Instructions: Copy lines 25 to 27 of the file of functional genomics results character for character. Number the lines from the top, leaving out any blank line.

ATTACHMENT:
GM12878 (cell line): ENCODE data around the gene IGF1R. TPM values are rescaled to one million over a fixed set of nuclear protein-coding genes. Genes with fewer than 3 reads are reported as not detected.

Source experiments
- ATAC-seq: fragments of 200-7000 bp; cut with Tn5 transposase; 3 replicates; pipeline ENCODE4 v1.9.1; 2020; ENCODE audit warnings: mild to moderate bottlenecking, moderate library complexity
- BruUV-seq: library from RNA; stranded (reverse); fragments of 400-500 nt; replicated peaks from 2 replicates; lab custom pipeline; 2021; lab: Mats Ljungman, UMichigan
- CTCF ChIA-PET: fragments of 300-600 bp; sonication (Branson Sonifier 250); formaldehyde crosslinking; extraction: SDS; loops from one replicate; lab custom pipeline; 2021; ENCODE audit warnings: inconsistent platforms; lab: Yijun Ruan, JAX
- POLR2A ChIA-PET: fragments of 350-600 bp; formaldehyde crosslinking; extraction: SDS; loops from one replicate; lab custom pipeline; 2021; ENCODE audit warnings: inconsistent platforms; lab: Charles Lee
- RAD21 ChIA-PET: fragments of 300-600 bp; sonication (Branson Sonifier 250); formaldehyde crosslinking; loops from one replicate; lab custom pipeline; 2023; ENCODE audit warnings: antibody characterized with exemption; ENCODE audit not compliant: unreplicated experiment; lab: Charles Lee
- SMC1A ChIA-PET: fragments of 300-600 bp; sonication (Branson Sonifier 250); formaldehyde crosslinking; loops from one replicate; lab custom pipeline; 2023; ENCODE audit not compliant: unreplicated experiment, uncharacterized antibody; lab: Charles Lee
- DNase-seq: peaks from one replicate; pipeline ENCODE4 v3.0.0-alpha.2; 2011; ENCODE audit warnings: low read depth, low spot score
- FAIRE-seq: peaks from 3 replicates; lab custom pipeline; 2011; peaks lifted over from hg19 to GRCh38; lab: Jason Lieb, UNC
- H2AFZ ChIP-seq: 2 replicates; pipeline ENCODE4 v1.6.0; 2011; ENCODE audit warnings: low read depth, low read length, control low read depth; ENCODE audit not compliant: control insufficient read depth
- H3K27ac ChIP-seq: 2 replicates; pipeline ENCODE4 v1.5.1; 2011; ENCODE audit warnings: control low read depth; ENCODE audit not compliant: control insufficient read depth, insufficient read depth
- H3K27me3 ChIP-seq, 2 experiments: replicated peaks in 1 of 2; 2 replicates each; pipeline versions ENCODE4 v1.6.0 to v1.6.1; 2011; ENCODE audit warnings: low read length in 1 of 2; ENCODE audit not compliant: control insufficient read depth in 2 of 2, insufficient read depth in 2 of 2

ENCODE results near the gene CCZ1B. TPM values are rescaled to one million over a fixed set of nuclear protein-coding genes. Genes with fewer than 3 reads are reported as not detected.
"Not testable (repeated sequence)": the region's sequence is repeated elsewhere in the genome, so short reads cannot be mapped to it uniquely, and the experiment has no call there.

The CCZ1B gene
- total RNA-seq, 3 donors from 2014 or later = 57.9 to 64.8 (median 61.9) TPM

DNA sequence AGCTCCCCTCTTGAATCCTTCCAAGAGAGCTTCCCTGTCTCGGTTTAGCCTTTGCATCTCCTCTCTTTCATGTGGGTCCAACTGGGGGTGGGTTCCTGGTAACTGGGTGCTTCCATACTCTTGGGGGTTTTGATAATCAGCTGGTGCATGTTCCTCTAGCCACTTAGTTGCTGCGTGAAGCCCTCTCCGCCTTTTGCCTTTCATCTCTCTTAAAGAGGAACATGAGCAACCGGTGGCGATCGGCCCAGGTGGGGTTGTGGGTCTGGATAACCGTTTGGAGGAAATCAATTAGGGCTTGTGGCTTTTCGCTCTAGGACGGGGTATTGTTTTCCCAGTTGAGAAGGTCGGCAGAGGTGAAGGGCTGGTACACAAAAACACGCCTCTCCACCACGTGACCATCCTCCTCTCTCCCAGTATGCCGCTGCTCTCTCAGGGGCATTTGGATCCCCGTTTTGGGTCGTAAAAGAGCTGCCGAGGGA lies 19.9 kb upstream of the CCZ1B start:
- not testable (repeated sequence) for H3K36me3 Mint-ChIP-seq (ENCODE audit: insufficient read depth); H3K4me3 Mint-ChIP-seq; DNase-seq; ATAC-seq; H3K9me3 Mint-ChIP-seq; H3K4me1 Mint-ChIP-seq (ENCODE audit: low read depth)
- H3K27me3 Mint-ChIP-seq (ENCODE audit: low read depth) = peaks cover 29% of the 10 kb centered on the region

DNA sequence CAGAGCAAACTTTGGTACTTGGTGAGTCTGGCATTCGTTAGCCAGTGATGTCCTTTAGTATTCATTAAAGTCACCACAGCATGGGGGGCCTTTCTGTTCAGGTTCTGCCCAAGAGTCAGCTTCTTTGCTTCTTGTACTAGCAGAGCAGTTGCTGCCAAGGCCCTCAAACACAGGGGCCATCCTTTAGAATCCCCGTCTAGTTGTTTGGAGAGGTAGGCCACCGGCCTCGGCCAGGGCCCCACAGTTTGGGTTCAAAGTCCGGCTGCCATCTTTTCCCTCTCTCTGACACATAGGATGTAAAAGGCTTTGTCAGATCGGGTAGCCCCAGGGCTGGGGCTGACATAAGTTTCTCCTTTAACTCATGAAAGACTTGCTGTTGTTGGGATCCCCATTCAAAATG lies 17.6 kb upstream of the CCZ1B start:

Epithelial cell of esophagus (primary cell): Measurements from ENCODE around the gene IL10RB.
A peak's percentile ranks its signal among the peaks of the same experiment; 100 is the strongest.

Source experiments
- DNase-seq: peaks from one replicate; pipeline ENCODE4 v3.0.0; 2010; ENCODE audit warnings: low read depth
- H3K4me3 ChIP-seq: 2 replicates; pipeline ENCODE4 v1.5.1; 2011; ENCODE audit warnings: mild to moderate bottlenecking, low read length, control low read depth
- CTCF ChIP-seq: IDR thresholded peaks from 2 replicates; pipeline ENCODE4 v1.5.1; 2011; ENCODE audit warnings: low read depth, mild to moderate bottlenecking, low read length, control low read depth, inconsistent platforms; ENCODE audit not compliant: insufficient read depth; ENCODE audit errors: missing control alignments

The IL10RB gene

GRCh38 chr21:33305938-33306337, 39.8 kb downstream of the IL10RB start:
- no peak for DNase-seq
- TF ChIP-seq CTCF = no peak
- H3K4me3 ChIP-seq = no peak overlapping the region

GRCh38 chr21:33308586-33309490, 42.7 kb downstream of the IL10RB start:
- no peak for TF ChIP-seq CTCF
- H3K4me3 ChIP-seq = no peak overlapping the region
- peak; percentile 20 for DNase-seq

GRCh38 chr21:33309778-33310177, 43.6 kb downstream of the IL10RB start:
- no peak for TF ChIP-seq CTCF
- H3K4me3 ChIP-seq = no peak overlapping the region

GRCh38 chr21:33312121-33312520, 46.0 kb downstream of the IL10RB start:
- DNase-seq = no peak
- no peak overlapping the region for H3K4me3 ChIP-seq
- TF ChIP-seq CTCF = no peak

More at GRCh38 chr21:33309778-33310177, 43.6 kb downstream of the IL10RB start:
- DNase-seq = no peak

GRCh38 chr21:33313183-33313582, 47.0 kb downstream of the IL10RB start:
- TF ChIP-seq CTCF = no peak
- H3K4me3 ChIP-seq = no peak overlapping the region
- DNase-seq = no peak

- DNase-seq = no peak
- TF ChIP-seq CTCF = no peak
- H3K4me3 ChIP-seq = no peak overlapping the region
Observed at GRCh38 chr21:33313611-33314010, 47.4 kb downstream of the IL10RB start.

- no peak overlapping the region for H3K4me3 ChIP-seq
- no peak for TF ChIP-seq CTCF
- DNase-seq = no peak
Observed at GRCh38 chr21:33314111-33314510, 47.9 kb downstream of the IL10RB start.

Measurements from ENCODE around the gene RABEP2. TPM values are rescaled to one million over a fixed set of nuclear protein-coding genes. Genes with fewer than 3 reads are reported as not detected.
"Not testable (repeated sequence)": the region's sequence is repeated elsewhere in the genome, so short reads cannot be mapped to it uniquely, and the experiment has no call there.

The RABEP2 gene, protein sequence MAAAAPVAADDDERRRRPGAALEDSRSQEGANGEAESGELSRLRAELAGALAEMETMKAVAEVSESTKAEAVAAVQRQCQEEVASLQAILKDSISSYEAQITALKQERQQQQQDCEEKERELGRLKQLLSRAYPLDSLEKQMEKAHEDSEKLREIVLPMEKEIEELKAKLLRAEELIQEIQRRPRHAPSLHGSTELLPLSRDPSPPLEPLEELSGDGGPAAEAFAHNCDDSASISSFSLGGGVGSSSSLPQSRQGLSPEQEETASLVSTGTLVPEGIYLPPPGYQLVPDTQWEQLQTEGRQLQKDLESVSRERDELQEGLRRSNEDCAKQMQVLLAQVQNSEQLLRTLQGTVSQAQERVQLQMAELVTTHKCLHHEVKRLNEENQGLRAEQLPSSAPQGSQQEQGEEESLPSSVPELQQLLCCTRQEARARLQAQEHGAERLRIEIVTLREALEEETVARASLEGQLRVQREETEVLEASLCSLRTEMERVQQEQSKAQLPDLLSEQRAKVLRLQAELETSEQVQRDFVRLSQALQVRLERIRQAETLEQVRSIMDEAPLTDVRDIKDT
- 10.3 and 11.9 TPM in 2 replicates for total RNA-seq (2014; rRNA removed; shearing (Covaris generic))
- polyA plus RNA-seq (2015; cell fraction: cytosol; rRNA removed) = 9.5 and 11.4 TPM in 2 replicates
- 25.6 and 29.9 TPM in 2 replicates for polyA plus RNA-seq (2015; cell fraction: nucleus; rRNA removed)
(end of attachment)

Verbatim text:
- DNase-seq: peaks from one replicate; pipeline ENCODE4 v3.0.0; 2010; ENCODE audit warnings: low read depth
- H3K4me3 ChIP-seq: 2 replicates; pipeline ENCODE4 v1.5.1; 2011; ENCODE audit warnings: mild to moderate bottlenecking, low read length, control low read depth
- CTCF ChIP-seq: IDR thresholded peaks from 2 replicates; pipeline ENCODE4 v1.5.1; 2011; ENCODE audit warnings: low read depth, mild to moderate bottlenecking, low read length, control low read depth, inconsistent platforms; ENCODE audit not compliant: insufficient read depth; ENCODE audit errors: missing control alignments